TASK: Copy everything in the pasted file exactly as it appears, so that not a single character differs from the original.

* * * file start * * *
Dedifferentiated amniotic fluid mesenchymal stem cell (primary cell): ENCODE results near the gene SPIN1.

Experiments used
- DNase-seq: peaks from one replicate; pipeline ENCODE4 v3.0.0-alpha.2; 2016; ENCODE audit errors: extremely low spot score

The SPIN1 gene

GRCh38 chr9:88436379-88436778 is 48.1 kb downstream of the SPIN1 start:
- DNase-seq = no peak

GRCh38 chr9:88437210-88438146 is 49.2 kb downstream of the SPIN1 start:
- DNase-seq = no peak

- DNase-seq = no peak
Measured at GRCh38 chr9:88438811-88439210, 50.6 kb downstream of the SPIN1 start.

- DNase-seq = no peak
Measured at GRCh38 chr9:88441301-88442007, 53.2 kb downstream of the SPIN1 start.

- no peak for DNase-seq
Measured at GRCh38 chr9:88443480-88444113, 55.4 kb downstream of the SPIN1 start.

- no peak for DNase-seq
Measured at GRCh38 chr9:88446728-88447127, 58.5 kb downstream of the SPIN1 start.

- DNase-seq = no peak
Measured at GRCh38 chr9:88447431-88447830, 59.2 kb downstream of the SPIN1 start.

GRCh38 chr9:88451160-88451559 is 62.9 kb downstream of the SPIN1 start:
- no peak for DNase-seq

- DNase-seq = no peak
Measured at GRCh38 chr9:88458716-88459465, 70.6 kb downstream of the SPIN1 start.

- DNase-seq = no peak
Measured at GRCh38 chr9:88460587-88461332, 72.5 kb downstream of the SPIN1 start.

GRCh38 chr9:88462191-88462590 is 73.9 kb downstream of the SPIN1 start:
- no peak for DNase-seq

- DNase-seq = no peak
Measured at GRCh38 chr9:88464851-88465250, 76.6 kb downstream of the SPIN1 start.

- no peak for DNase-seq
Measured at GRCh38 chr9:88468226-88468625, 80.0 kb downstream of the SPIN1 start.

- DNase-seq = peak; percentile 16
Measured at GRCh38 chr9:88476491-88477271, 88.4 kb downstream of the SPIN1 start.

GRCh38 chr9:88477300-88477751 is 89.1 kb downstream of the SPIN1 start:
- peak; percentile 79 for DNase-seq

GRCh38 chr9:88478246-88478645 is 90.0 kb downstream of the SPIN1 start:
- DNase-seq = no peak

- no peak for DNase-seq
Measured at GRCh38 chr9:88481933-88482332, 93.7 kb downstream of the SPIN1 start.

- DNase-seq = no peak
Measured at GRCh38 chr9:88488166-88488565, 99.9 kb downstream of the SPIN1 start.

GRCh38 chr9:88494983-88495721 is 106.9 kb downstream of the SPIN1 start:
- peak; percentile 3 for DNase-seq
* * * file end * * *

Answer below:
Dedifferentiated amniotic fluid mesenchymal stem cell (primary cell): ENCODE results near the gene SPIN1.

Experiments used
- DNase-seq: peaks from one replicate; pipeline ENCODE4 v3.0.0-alpha.2; 2016; ENCODE audit errors: extremely low spot score

The SPIN1 gene

GRCh38 chr9:88436379-88436778 is 48.1 kb downstream of the SPIN1 start:
- DNase-seq = no peak

GRCh38 chr9:88437210-88438146 is 49.2 kb downstream of the SPIN1 start:
- DNase-seq = no peak

- DNase-seq = no peak
Measured at GRCh38 chr9:88438811-88439210, 50.6 kb downstream of the SPIN1 start.

- DNase-seq = no peak
Measured at GRCh38 chr9:88441301-88442007, 53.2 kb downstream of the SPIN1 start.

- no peak for DNase-seq
Measured at GRCh38 chr9:88443480-88444113, 55.4 kb downstream of the SPIN1 start.

- no peak for DNase-seq
Measured at GRCh38 chr9:88446728-88447127, 58.5 kb downstream of the SPIN1 start.

- DNase-seq = no peak
Measured at GRCh38 chr9:88447431-88447830, 59.2 kb downstream of the SPIN1 start.

GRCh38 chr9:88451160-88451559 is 62.9 kb downstream of the SPIN1 start:
- no peak for DNase-seq

- DNase-seq = no peak
Measured at GRCh38 chr9:88458716-88459465, 70.6 kb downstream of the SPIN1 start.

- DNase-seq = no peak
Measured at GRCh38 chr9:88460587-88461332, 72.5 kb downstream of the SPIN1 start.

GRCh38 chr9:88462191-88462590 is 73.9 kb downstream of the SPIN1 start:
- no peak for DNase-seq

- DNase-seq = no peak
Measured at GRCh38 chr9:88464851-88465250, 76.6 kb downstream of the SPIN1 start.

- no peak for DNase-seq
Measured at GRCh38 chr9:88468226-88468625, 80.0 kb downstream of the SPIN1 start.

- DNase-seq = peak; percentile 16
Measured at GRCh38 chr9:88476491-88477271, 88.4 kb downstream of the SPIN1 start.

GRCh38 chr9:88477300-88477751 is 89.1 kb downstream of the SPIN1 start:
- peak; percentile 79 for DNase-seq

GRCh38 chr9:88478246-88478645 is 90.0 kb downstream of the SPIN1 start:
- DNase-seq = no peak

- no peak for DNase-seq
Measured at GRCh38 chr9:88481933-88482332, 93.7 kb downstream of the SPIN1 start.

- DNase-seq = no peak
Measured at GRCh38 chr9:88488166-88488565, 99.9 kb downstream of the SPIN1 start.

GRCh38 chr9:88494983-88495721 is 106.9 kb downstream of the SPIN1 start:
- peak; percentile 3 for DNase-seq